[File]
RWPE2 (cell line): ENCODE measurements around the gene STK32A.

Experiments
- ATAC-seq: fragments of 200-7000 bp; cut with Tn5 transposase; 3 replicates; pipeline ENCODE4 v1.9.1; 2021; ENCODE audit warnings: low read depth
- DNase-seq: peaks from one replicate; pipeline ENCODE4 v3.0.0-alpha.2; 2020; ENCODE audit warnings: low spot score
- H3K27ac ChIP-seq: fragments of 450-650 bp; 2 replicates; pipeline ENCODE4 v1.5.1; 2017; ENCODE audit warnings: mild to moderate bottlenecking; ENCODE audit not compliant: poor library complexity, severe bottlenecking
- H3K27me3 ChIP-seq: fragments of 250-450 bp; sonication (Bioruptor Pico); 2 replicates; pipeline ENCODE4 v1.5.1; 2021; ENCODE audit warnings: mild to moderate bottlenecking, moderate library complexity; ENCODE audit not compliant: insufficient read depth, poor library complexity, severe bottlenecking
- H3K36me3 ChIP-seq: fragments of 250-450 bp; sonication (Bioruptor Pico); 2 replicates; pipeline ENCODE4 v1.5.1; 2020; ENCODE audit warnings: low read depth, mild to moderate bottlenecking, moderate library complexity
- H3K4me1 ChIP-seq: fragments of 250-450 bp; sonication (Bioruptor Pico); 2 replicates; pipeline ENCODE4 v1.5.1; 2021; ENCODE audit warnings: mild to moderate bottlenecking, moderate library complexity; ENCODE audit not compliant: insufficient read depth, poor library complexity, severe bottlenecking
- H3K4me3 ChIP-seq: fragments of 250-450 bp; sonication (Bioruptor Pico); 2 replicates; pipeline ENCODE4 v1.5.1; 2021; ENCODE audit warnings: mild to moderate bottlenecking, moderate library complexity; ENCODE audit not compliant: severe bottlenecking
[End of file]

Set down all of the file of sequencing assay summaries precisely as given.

RWPE2 (cell line): ENCODE measurements around the gene STK32A.

Experiments
- ATAC-seq: fragments of 200-7000 bp; cut with Tn5 transposase; 3 replicates; pipeline ENCODE4 v1.9.1; 2021; ENCODE audit warnings: low read depth
- DNase-seq: peaks from one replicate; pipeline ENCODE4 v3.0.0-alpha.2; 2020; ENCODE audit warnings: low spot score
- H3K27ac ChIP-seq: fragments of 450-650 bp; 2 replicates; pipeline ENCODE4 v1.5.1; 2017; ENCODE audit warnings: mild to moderate bottlenecking; ENCODE audit not compliant: poor library complexity, severe bottlenecking
- H3K27me3 ChIP-seq: fragments of 250-450 bp; sonication (Bioruptor Pico); 2 replicates; pipeline ENCODE4 v1.5.1; 2021; ENCODE audit warnings: mild to moderate bottlenecking, moderate library complexity; ENCODE audit not compliant: insufficient read depth, poor library complexity, severe bottlenecking
- H3K36me3 ChIP-seq: fragments of 250-450 bp; sonication (Bioruptor Pico); 2 replicates; pipeline ENCODE4 v1.5.1; 2020; ENCODE audit warnings: low read depth, mild to moderate bottlenecking, moderate library complexity
- H3K4me1 ChIP-seq: fragments of 250-450 bp; sonication (Bioruptor Pico); 2 replicates; pipeline ENCODE4 v1.5.1; 2021; ENCODE audit warnings: mild to moderate bottlenecking, moderate library complexity; ENCODE audit not compliant: insufficient read depth, poor library complexity, severe bottlenecking
- H3K4me3 ChIP-seq: fragments of 250-450 bp; sonication (Bioruptor Pico); 2 replicates; pipeline ENCODE4 v1.5.1; 2021; ENCODE audit warnings: mild to moderate bottlenecking, moderate library complexity; ENCODE audit not compliant: severe bottlenecking